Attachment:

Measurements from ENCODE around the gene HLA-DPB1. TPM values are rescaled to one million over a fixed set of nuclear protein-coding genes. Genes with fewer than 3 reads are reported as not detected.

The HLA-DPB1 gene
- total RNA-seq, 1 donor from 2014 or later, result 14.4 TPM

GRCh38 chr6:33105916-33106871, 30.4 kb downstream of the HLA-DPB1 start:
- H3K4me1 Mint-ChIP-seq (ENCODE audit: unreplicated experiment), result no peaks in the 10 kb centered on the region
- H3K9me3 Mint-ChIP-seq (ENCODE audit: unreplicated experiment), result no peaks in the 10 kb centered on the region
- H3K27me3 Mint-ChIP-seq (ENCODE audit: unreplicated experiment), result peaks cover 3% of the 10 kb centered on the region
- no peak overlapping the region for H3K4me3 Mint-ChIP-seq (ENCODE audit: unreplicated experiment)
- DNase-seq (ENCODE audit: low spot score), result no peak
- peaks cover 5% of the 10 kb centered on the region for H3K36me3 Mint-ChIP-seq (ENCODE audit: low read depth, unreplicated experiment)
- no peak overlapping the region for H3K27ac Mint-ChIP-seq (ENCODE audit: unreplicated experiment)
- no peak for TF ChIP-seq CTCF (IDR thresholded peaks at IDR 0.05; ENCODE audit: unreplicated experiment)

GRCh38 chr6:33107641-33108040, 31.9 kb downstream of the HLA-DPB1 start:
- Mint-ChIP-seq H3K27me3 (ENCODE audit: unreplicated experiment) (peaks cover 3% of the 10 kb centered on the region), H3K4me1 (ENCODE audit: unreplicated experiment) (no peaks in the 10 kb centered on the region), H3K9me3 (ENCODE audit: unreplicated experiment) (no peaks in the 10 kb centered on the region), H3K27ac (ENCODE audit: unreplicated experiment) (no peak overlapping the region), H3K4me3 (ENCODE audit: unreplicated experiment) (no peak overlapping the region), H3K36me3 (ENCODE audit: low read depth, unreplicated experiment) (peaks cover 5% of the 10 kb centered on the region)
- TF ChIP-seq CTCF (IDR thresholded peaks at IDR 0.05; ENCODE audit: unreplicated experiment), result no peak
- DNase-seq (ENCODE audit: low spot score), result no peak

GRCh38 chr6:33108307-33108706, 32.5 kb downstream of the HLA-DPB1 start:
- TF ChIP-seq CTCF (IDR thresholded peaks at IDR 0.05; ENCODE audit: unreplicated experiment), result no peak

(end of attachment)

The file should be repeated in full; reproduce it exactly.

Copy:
Measurements from ENCODE around the gene HLA-DPB1. TPM values are rescaled to one million over a fixed set of nuclear protein-coding genes. Genes with fewer than 3 reads are reported as not detected.

The HLA-DPB1 gene
- total RNA-seq, 1 donor from 2014 or later, result 14.4 TPM

GRCh38 chr6:33105916-33106871, 30.4 kb downstream of the HLA-DPB1 start:
- H3K4me1 Mint-ChIP-seq (ENCODE audit: unreplicated experiment), result no peaks in the 10 kb centered on the region
- H3K9me3 Mint-ChIP-seq (ENCODE audit: unreplicated experiment), result no peaks in the 10 kb centered on the region
- H3K27me3 Mint-ChIP-seq (ENCODE audit: unreplicated experiment), result peaks cover 3% of the 10 kb centered on the region
- no peak overlapping the region for H3K4me3 Mint-ChIP-seq (ENCODE audit: unreplicated experiment)
- DNase-seq (ENCODE audit: low spot score), result no peak
- peaks cover 5% of the 10 kb centered on the region for H3K36me3 Mint-ChIP-seq (ENCODE audit: low read depth, unreplicated experiment)
- no peak overlapping the region for H3K27ac Mint-ChIP-seq (ENCODE audit: unreplicated experiment)
- no peak for TF ChIP-seq CTCF (IDR thresholded peaks at IDR 0.05; ENCODE audit: unreplicated experiment)

GRCh38 chr6:33107641-33108040, 31.9 kb downstream of the HLA-DPB1 start:
- Mint-ChIP-seq H3K27me3 (ENCODE audit: unreplicated experiment) (peaks cover 3% of the 10 kb centered on the region), H3K4me1 (ENCODE audit: unreplicated experiment) (no peaks in the 10 kb centered on the region), H3K9me3 (ENCODE audit: unreplicated experiment) (no peaks in the 10 kb centered on the region), H3K27ac (ENCODE audit: unreplicated experiment) (no peak overlapping the region), H3K4me3 (ENCODE audit: unreplicated experiment) (no peak overlapping the region), H3K36me3 (ENCODE audit: low read depth, unreplicated experiment) (peaks cover 5% of the 10 kb centered on the region)
- TF ChIP-seq CTCF (IDR thresholded peaks at IDR 0.05; ENCODE audit: unreplicated experiment), result no peak
- DNase-seq (ENCODE audit: low spot score), result no peak

GRCh38 chr6:33108307-33108706, 32.5 kb downstream of the HLA-DPB1 start:
- TF ChIP-seq CTCF (IDR thresholded peaks at IDR 0.05; ENCODE audit: unreplicated experiment), result no peak